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5283 Views 12 Replies Latest reply: Jul 10, 2010 7:53 AM by Michael Law RSS

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SSL VPN

Jul 7, 2010 9:34 AM

Michael Law 571 posts since
Jun 30, 2008

Topic: SSL VPNs

 

Question: When are they used? Do I see them often? I see SSL when browsing to major websites like CLN, MS Hotmail, MS OWA. Is this considered the same thing or is SSL VPN totally different than just viewing webpages? Is it called a VPN because of all the VPN-like features in the delivery of critical informaiton?

 

Thanks

 

Mike

  • Conwyn 7,907 posts since
    Sep 10, 2008
    Currently Being Moderated
    1. Jul 7, 2010 9:44 AM (in response to Michael Law)
    Re: SSL VPN

    Hi Michael

     

    SSL is on virtual every PC in the world. So If I wanted to create a private tunnel between two parties I would need some security technology. And since SSL exists on every PC it is the idea candiate. I think tunnel throughput is not particulary high but with modern bandwidth that is not a problem.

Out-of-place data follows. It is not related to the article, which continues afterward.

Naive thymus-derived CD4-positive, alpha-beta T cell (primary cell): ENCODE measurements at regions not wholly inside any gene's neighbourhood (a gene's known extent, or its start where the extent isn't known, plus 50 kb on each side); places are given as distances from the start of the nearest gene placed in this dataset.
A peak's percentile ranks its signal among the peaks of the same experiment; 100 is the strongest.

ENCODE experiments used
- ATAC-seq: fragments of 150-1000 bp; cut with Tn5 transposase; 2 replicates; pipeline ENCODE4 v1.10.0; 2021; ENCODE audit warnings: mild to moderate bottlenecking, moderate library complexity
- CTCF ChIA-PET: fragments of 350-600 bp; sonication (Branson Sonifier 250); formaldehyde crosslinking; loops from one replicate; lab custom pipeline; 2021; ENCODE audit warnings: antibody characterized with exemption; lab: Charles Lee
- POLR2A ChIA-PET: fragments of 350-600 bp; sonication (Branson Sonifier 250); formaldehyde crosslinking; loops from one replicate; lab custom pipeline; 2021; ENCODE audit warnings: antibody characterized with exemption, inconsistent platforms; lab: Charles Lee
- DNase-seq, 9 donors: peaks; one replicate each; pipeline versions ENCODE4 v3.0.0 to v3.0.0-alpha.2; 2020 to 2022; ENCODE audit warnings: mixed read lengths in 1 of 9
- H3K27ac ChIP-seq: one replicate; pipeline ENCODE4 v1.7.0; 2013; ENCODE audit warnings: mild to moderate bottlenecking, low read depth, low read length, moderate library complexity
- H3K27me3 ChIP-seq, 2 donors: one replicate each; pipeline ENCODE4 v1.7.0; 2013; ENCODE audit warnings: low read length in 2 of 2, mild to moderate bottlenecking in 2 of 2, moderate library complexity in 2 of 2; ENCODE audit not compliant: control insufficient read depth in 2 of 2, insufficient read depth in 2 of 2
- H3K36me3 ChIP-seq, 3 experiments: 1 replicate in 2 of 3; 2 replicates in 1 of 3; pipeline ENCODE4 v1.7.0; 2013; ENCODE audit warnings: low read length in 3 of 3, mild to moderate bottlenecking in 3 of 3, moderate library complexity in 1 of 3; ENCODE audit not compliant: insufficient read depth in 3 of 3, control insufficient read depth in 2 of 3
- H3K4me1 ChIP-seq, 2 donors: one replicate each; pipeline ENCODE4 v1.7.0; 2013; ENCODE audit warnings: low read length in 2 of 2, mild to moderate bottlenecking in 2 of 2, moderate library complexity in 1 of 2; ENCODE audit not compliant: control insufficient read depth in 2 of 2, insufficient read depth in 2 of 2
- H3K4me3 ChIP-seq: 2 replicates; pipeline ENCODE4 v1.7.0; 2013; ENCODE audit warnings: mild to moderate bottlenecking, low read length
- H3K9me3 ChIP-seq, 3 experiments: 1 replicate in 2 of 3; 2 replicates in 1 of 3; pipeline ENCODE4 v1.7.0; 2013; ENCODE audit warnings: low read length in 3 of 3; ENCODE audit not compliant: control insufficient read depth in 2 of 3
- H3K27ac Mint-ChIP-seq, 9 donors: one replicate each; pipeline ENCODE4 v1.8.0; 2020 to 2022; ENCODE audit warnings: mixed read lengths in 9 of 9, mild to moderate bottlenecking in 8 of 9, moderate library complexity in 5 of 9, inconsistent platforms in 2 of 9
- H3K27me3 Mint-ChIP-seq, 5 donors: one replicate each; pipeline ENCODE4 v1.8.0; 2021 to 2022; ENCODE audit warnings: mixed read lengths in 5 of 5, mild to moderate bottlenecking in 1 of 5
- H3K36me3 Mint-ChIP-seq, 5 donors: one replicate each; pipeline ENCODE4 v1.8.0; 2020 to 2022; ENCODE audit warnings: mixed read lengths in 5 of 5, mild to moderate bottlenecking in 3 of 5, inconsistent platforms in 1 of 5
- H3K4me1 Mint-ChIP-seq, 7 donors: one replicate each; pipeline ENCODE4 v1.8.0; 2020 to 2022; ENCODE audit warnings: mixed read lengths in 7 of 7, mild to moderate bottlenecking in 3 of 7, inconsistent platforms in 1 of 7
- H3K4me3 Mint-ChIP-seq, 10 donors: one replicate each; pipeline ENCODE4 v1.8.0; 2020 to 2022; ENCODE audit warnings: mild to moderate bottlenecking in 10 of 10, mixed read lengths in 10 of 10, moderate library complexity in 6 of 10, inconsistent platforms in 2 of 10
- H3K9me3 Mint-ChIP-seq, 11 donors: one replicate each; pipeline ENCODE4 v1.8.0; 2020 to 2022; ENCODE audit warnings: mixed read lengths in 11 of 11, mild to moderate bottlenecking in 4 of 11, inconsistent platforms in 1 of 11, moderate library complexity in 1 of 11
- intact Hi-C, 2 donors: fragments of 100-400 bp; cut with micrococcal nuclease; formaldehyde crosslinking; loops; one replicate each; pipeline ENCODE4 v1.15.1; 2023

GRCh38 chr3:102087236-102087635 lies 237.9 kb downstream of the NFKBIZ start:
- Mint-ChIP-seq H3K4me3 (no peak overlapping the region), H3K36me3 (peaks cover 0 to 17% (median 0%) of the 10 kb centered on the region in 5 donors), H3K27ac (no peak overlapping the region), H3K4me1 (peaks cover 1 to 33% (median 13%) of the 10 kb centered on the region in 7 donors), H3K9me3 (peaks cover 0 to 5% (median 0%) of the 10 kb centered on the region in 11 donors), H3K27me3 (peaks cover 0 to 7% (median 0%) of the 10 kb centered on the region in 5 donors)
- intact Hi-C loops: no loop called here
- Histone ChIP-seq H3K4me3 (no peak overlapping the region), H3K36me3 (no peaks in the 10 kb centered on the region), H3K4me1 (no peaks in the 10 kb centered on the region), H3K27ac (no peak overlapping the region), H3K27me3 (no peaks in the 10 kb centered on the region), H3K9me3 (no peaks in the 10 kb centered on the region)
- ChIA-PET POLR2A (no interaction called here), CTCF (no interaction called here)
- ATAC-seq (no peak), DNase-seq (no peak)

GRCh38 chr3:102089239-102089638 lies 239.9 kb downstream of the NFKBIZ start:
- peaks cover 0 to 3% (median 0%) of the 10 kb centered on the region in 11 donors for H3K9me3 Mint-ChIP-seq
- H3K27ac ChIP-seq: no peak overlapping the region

Regards Conwyn

  • Conwyn 7,907 posts since
    Sep 10, 2008
  • Keith Barker - CCIE RS/Security, CISSP 5,351 posts since
    Jul 3, 2009
    Currently Being Moderated
    4. Jul 7, 2010 9:51 AM (in response to Michael Law)
    Re: SSL VPN

     

     

    Topic: SSL VPNs

     

    Question: When are they used? Do I see them often? I see SSL when browsing to major websites like CLN, MS Hotmail, MS OWA. Is this considered the same thing or is SSL VPN totally different than just viewing webpages? Is it called a VPN because of all the VPN-like features in the delivery of critical informaiton?

     

    Thanks

     

    Mike

     

    Hello Mike -